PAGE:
VICTORIA (NEWS 1130) – Nobody will have felt it, but over the past week, more than 1,300 tiny seismic tremors have been detected under Vancouver Island.
Natural Resources Canada seismologist John Cassidy says the island is currently shifting slightly to and from the mainland.
“It’s this, almost like a tectonic dance. Vancouver Island is slowly moving to the east, but then over the course of two or three weeks, it moves backwards towards the ocean,” Cassidy explains, adding this may be a sign of an Episodic Tremor and Slip.GEOFACT_Episodic Tremor and Slip ETS
“It’s very different from an earthquake where you see sort of this initial burst of energy and different types of waves will follow. This is more like a slow rumbling that’s really tiny. No body’s feeling this,” Cassidy adds, telling NEWS 1130.
Another 161 tiny ETS tremors (not felt) on #VancouverIsland today, with 1360 in total during the past 3 days. It is hard to tell (yet) if this is an early ETS event – but we should know in a few days.
What is ETS? https://t.co/M6SpDesBEo
PNSN monitor: https://t.co/GbXdBrcVEY pic.twitter.com/KSzG5QhDg1
— John Cassidy (@earthquakeguy) September 16, 2020
Geologists have warned our region is overdue for a major earthquake. While not a specific sign of the impending “Big One,” Cassidy says researchers believe these events do put additional pressure on the major fault line off the west coast of the island.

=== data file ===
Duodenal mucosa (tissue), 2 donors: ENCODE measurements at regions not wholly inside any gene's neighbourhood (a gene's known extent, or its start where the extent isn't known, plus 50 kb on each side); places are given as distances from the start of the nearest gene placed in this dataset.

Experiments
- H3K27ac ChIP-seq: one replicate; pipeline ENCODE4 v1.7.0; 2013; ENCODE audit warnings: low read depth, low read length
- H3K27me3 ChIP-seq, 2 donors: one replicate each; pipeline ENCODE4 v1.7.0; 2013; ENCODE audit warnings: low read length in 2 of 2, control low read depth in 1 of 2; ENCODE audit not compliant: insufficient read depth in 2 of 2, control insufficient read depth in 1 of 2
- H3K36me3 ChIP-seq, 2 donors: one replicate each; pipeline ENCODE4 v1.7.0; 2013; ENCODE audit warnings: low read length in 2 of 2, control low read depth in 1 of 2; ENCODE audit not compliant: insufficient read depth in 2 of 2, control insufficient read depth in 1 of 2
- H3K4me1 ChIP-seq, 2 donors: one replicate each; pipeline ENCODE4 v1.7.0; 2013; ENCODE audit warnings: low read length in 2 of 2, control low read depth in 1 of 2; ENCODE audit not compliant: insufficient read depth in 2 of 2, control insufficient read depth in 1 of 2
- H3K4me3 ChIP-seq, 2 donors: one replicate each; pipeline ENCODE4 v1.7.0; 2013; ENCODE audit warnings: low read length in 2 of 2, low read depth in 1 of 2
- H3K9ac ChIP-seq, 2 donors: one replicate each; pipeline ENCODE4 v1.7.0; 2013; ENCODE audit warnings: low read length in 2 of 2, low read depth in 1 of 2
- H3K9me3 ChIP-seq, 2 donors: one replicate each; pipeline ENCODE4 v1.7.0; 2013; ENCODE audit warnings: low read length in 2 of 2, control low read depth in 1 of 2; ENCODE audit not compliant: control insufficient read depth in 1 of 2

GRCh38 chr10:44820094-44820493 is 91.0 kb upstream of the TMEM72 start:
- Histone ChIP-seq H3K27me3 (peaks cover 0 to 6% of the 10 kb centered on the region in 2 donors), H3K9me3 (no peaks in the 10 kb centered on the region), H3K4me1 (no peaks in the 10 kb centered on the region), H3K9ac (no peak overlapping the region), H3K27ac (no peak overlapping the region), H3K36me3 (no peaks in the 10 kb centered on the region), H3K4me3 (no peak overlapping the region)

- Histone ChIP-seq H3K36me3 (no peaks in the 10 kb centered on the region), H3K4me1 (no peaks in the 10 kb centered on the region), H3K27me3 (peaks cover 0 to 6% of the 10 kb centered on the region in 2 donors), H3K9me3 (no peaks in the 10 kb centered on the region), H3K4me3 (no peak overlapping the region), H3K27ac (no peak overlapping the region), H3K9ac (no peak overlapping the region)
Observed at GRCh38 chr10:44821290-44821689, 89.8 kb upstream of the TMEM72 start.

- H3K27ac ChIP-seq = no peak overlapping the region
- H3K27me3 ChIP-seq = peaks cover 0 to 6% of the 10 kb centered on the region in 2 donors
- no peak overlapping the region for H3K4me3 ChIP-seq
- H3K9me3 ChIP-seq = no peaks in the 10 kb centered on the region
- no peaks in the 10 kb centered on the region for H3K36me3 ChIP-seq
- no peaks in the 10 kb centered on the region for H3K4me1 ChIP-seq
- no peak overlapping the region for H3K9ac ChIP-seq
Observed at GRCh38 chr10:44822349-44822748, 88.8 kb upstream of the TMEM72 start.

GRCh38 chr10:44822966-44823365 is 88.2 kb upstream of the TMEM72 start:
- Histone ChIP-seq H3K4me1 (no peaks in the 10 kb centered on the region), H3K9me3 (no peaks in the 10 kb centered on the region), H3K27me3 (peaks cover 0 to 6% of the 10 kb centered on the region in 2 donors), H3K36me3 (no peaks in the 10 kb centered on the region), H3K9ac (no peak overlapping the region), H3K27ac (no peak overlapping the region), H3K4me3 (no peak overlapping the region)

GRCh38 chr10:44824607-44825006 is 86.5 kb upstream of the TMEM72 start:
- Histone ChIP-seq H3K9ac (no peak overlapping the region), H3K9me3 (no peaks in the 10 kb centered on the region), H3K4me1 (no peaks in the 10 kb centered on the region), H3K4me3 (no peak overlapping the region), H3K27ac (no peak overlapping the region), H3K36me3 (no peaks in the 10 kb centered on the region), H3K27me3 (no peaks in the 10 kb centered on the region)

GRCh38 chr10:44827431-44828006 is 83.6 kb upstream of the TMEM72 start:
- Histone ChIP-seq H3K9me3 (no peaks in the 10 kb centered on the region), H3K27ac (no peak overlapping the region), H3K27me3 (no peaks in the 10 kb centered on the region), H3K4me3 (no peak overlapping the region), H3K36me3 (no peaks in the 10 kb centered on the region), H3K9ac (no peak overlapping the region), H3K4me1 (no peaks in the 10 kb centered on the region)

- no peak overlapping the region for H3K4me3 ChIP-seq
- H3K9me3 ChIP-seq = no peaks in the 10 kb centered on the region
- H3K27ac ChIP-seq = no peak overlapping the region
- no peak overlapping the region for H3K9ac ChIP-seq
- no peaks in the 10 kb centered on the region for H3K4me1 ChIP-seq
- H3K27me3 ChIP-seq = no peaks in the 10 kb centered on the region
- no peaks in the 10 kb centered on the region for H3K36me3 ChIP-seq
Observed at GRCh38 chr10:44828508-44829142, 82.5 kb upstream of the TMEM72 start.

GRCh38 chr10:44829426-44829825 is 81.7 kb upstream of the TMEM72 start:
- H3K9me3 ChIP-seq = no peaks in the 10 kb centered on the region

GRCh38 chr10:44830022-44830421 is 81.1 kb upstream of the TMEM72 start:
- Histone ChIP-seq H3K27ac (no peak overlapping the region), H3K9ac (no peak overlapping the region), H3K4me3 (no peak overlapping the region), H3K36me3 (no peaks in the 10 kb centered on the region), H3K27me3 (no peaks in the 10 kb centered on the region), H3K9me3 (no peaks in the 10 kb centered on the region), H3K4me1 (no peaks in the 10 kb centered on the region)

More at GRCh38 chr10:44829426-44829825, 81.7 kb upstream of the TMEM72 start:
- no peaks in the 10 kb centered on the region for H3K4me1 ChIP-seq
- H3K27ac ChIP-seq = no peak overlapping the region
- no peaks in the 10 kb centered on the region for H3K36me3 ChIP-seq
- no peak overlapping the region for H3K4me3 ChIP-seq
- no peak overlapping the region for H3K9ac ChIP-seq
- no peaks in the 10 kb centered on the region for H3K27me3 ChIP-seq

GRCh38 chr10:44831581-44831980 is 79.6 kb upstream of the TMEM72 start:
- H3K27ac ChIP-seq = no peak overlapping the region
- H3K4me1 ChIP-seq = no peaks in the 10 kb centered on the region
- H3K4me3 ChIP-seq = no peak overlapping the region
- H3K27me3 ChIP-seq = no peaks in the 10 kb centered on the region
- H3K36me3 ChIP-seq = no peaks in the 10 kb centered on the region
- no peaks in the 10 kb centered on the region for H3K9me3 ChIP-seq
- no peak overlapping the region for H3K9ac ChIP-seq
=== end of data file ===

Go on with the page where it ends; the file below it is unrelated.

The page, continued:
ETS events typically happen every 14 to 15 months, however, he notes these kinds of tremors are happening a lot more frequently than was originally thought.
“So it’s almost a continuous process now from different areas along what we call the subduction zone, where an ocean plate is being pushed underneath North America,” Cassidy tells NEWS 1130.
He admits the island’s “dance” is still a bit of a mystery and was only discovered about 20 years ago. Cassidy explains Vancouver Island is actually moving closer to the mainland by about a centimetre each year.
“It decreases some of the stresses in the region where the slipping is taking place, which is typically around the central Vancouver Island region, but it also adds a tiny, tiny bit of stress to the region of the fault that isn’t slipping,” Cassidy says, adding the same process happens elsewhere in the world, too.